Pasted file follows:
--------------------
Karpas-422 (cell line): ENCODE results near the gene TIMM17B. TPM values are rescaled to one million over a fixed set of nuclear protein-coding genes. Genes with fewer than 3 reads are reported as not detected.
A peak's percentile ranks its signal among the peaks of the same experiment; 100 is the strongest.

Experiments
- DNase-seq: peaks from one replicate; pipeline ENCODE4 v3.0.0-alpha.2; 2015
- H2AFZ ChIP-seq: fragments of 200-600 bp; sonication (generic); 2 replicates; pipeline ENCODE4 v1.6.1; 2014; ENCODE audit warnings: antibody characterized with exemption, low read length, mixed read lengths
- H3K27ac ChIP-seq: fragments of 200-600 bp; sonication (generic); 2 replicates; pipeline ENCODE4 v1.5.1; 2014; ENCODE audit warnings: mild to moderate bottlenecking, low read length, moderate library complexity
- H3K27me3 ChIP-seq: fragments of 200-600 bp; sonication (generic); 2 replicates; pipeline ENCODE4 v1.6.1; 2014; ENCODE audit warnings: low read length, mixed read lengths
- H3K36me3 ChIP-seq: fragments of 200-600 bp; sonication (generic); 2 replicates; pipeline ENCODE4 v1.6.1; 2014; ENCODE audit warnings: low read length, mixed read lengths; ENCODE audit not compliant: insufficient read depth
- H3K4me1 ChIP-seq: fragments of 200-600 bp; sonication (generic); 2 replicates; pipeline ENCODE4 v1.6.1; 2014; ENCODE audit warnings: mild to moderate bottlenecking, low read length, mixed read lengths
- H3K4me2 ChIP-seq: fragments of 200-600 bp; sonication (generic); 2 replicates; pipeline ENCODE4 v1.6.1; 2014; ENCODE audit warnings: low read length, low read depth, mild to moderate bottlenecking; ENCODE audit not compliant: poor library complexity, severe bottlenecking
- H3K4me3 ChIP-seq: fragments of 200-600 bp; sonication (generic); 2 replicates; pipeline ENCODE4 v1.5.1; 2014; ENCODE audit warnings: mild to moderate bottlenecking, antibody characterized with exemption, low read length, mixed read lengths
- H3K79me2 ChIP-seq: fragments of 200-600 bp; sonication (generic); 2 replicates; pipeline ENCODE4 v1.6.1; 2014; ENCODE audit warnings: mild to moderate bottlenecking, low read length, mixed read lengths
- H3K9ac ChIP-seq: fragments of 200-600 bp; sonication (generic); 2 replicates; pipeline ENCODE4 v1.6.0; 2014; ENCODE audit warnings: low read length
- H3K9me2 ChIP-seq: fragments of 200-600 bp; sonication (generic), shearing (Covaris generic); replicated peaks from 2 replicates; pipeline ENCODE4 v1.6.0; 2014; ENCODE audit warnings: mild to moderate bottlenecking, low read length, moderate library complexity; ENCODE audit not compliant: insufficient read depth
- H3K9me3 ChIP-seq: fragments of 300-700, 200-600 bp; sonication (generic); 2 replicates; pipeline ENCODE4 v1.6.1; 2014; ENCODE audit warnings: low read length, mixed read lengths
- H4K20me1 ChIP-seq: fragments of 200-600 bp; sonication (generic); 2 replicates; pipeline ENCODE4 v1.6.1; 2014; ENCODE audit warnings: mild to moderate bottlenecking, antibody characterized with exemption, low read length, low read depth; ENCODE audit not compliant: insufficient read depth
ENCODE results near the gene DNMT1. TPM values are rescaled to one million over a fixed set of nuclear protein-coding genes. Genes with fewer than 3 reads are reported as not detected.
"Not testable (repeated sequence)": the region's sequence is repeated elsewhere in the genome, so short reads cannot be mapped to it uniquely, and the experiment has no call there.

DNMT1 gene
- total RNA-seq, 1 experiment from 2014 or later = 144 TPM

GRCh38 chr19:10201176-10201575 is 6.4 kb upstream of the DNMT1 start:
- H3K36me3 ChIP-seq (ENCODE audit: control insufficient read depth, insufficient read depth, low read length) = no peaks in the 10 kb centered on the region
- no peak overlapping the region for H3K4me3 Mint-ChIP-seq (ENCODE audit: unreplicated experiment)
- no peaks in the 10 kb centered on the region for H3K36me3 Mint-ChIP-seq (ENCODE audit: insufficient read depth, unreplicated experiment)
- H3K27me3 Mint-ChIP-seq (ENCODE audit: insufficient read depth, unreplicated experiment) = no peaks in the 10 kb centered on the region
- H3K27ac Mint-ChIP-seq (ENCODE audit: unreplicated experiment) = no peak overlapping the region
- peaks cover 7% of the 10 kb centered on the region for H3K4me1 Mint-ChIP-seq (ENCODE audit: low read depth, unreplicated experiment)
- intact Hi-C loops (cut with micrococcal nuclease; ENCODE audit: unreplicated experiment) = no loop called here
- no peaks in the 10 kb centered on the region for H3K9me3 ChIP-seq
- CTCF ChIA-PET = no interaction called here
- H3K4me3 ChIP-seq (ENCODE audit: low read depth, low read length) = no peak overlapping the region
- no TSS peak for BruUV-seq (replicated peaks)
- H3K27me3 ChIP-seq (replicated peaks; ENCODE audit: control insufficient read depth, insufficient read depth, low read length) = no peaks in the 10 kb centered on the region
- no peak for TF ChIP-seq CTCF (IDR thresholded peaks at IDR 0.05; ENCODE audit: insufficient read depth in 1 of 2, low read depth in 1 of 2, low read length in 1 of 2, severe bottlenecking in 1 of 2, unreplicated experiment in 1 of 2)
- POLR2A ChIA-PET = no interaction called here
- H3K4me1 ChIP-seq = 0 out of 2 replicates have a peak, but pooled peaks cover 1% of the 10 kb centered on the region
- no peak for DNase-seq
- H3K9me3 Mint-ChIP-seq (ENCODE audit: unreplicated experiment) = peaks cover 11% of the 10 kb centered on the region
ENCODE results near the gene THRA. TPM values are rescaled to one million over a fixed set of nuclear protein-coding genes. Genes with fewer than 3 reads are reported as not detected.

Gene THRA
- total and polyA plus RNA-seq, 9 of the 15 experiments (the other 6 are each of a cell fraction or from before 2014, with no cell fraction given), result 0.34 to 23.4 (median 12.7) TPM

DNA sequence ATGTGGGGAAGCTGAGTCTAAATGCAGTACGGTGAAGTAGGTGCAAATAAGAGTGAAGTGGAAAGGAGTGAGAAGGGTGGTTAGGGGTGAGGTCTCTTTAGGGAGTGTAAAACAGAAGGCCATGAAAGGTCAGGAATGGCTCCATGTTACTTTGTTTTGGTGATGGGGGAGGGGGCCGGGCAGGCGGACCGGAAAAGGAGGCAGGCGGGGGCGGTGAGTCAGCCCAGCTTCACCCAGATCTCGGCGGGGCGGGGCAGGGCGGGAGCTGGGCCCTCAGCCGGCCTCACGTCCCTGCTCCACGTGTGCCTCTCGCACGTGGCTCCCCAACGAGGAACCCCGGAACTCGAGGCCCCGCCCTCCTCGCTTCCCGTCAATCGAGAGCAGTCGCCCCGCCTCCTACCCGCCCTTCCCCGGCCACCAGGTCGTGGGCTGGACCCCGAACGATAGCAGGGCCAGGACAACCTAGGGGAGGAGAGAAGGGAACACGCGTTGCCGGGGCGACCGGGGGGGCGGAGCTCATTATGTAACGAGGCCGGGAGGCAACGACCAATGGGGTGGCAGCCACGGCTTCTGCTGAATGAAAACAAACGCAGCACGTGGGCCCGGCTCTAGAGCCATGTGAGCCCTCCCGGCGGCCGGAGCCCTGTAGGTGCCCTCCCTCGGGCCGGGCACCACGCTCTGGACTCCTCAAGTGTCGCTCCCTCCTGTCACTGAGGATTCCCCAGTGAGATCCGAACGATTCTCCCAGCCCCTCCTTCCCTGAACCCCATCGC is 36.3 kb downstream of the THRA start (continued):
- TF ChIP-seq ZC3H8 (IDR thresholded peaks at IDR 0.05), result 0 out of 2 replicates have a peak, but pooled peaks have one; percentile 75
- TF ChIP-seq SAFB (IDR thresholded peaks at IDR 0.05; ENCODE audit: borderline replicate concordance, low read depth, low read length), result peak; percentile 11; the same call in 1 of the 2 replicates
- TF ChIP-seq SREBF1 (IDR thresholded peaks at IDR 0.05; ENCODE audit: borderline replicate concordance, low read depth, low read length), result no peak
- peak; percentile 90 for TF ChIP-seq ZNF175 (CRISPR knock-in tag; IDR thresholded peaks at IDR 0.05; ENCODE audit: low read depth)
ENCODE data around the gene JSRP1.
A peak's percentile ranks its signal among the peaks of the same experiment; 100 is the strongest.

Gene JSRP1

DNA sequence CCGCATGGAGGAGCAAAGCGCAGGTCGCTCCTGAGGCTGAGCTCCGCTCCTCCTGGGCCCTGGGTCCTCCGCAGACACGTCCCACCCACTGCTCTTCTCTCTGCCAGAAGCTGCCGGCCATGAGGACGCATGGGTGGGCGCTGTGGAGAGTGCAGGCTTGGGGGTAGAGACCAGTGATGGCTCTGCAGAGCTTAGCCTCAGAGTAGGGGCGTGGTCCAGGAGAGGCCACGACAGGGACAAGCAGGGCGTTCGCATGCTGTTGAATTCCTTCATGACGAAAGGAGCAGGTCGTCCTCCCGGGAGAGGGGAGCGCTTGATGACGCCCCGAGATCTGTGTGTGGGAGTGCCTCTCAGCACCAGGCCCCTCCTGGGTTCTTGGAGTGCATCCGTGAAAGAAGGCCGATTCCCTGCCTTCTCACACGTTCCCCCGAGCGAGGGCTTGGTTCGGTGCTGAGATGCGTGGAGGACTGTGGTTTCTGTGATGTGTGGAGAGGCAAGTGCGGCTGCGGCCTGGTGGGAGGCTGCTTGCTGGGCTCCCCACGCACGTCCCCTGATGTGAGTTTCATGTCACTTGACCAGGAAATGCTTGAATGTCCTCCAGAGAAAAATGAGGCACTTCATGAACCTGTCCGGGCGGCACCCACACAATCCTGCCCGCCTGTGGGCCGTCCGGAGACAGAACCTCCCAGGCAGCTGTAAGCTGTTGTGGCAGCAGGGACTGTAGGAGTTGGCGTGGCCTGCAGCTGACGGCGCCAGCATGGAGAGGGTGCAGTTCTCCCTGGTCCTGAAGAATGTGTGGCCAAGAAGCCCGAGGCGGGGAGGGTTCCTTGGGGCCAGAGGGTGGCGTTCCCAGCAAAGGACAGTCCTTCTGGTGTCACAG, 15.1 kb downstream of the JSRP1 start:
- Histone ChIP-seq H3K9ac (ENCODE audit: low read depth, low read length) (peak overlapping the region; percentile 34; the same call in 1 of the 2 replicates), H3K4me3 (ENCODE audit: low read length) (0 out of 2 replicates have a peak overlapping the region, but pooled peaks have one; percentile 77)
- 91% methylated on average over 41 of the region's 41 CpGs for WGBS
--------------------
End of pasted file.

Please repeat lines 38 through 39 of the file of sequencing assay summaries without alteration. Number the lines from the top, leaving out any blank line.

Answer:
- H3K9me3 Mint-ChIP-seq (ENCODE audit: unreplicated experiment) = peaks cover 11% of the 10 kb centered on the region
ENCODE results near the gene THRA. TPM values are rescaled to one million over a fixed set of nuclear protein-coding genes. Genes with fewer than 3 reads are reported as not detected.